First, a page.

"The cultural values are really well communicated and that allows you to embody them and represent those on a daily basis." One of Lindsay's favorite company culture principles is #AckAndOwn, which stands for acknowledge and own. "It's about empowering everybody at all levels in the organization to be responsible and accountable for the types of engagements that they're having, not only externally, but internally as well," she says."Everyone has the best of interests at heart, always."
Navigating growth in a hybrid environment
In 2017, PagerDuty announced the launch of its UK offices. Since then, the company has expanded into the markets throughout EMEA (Europe, the Middle East, and Africa) and APJ (Asia-Pacific Japan), and evolved from an office culture to 'distributed by design'. (The Europe-based sales team continues to scale, now hiring beyond London in Germany and the Netherlands, and the company has added a sales team based in Australia. Four years later and the international business continues to be one of the fastest growing parts of PagerDuty.) This rapid growth has kept Lindsay on her toes. "Everybody needs to wear quite a few hats, especially in those early days, and that means that we're super busy." With shifting responsibilities at work and two growing boys at home, Lindsay has learned the importance of work-life integration for both personal and professional success.
"One of the challenges that comes as an organization grows is maintaining company culture." Luckily for Lindsay, PagerDuty's collaborative culture has only been reinforced by the company's growth. This makes work-life integration much more feasible because she knows she's not expected to solve every problem on her own. "We've got a policy here that if you've been working on a problem for more than five minutes on your own, and you've not managed to think of a solution, get your team involved."
Maintaining these personal interactions with her team has been crucial to Lindsay's personal development as well. "Personal growth has come from an awareness of the integral parts that all work together in a business the size of PagerDuty," she explains. "While we are expanding globally, we're at a stage of growth where I can still have personal interactions with other departments." Finding ways to collaborate with other teams and work toward a common goal has helped Lindsay to support some of PagerDuty's largest enterprise customers.
Working virtually also poses its challenges for a rapidly growing team, but regular communication has been Lindsay's key to successfully navigating growth in a virtual work environment. "We're pretty maniacal about making sure that we have regular touch points as a team and talk through our business, share our wins, and brainstorm through challenges." These twice per week 'tea-time' meetings have kept Lindsay and her team united as they navigate challenges and collectively come up with solutions.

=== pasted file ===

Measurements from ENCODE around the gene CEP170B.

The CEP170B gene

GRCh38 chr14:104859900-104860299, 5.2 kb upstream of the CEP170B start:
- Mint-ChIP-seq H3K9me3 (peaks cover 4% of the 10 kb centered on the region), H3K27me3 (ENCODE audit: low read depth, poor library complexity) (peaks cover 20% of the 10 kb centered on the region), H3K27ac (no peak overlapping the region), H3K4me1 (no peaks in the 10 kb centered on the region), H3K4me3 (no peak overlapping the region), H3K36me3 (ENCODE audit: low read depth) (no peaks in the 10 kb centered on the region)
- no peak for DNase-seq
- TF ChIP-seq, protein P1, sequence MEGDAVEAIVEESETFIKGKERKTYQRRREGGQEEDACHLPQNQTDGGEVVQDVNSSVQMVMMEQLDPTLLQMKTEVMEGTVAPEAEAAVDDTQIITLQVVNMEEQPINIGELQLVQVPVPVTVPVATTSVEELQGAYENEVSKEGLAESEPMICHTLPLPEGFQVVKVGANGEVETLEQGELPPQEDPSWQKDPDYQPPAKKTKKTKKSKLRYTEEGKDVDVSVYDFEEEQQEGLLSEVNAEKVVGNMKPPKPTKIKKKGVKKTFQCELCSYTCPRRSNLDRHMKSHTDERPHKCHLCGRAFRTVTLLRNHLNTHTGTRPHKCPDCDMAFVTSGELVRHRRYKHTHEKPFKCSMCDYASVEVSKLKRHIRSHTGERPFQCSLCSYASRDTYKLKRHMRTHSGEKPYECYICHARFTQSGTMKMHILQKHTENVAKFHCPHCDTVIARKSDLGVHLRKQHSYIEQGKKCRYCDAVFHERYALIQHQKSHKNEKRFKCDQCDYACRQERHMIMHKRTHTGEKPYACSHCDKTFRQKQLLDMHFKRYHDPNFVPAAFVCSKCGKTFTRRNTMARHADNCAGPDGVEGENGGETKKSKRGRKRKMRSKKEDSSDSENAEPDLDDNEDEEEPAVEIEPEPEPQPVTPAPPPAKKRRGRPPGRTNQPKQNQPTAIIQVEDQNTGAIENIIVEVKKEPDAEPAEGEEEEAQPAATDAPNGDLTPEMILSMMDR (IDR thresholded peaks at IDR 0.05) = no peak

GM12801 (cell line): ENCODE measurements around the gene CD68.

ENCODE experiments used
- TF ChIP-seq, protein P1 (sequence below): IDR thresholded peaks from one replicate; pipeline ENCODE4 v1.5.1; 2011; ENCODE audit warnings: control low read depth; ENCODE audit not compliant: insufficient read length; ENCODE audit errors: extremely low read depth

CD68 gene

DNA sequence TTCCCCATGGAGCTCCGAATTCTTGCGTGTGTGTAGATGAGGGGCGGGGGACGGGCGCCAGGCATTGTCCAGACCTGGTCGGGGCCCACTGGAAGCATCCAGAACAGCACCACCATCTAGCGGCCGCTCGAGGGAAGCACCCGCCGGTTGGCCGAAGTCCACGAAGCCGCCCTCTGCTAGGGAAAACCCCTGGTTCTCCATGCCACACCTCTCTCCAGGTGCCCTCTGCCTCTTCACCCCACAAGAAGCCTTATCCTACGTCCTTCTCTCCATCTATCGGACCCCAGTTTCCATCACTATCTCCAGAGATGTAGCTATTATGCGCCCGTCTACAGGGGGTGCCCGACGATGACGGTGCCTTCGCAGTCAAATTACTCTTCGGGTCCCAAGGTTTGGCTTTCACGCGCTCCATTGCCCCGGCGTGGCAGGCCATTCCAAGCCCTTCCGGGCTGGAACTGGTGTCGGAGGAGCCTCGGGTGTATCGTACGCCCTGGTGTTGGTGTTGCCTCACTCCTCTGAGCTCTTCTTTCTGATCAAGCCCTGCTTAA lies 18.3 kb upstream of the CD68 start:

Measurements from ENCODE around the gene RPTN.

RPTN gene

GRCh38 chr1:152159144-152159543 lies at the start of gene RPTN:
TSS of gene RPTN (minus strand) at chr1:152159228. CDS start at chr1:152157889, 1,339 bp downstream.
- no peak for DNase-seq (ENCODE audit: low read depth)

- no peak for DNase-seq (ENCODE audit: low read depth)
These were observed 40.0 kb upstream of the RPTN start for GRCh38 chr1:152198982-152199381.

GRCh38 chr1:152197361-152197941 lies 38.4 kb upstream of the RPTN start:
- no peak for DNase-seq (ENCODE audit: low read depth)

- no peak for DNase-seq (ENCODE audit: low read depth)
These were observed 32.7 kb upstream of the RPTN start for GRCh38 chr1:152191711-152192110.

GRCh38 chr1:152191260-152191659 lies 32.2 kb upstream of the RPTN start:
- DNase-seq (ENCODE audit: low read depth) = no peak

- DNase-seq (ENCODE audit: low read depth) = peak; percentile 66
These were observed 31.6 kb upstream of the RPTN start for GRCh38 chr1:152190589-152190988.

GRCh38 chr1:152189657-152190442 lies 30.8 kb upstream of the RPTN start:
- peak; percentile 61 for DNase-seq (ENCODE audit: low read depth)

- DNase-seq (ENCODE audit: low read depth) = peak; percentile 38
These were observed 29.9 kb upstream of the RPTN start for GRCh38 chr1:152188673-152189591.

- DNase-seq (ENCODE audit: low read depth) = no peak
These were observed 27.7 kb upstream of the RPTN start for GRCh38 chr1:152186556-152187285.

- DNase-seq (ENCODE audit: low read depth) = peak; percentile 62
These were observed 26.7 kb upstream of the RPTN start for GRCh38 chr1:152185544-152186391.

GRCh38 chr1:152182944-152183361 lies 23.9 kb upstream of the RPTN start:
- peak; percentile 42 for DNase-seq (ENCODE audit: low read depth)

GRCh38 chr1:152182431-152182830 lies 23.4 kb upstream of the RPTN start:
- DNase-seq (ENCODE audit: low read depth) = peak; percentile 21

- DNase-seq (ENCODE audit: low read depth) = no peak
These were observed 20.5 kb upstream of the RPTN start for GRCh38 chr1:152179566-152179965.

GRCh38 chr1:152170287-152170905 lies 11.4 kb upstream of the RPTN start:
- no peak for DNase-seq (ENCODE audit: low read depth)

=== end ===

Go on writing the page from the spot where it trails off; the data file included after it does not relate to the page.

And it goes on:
"For every challenge, there are two wins we're celebrating." Apart from visible wins such as onboarding new clients, Lindsay's team celebrates less obvious wins like reaching personal objectives, welcoming new team members, and "continuing to hire diverse talent and making sure that we've got a good representation, across the board, with different beliefs, cultures, and ethnicities."
Advice for leaders experiencing global expansion
If you find yourself in a situation similar to Lindsay's, here are her tips for continuing to pursue personal growth and work-life integration while your company grows:
- Create the culture that you want to be part of. "Invest time in defining the attributes that you want your team culture to have, and communicate why they are important." Lindsay also highlights that a team's culture should appeal to heart and mind. "Think about how you can encourage everyone to work cohesively so that they buy into the culture and collectively work toward a common goal."
- Get clear on your goals. While it is easy to get caught up in busywork, don't lose track of your objectives. "I check in with myself every day on my daily goals. I also track my monthly goals and my quarterly goals. At any time I know where I am against each one." And with the rapidly shifting climate of global sales, one must be flexible and fearless. "Don't be afraid to change those smaller goals if they are not driving you towards your north star goal."
- Celebrate your wins. While global expansion comes with growing pains, it is necessary to bring attention to the positive outcomes. "You're going to have some tough times ahead, especially in that early global expansion stage, so it's important to celebrate your wins, not only internally with your colleagues, but also with your customers."
Want to celebrate personal and professional wins alongside Lindsay at PagerDuty? Check out their open roles here.